I’d been chattering for a week about spending the summer in a trailer dropped on the smallest patch of grass and wildflower somewhere Upstate when I came across the Cricket Trailer over at Men and Women of Industry. (If you’re not fantasizing about camping now, you will be once you’ve seen their childhood snaps.) The lightweight, angular trailers were designed by Garrett Finney, an architect who came to camper design by way of NASA, where he worked on the International Space Station’s “Habitation Module” (astronaut-speak for “home”).
Clearly, Space is full of space, but you’re not going all the way out there to hang out in your rec room. The Cricket Trailer is built on a similar concept. Finney believes that small spaces make “the ritual of daily life feel more connected to the outdoors.” In 1999, the sheen of outer space had worn off, and he turned to making another exploring machine, but one meant for lands already charted, that anyone could hope to get to within their lifetimes with little more than a car, a pack of hot dogs and a jar of peanut butter.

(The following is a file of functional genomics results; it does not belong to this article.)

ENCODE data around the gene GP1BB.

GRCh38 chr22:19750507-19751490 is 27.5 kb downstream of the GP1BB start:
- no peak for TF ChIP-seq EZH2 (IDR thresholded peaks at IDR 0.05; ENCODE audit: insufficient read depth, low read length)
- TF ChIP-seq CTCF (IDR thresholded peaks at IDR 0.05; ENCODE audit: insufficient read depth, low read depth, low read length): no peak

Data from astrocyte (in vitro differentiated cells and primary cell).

The Cricket is also environmentally friendly, but more for what it doesn’t have than what it does. Finney didn’t pour years of expensive/intensive research and development into lightweight plastic and futuristic ceramics. It is made mostly of aluminum, wood and steel, which can be recycled. Every angle and corner is used, and the size sits exactly at the point where you don’t need a giant beauty-of-the-outdoors-negating SUV with enormous pulling power, but once it’s hitched, there’s no complicated propping up or assembly required to make it usable. It is small enough to tow by most cars, but you can still walk straight into it to dry off after a quick jump in a roadside swimming hole.
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All photos were taken by David Bates and came via Cricket Trailer.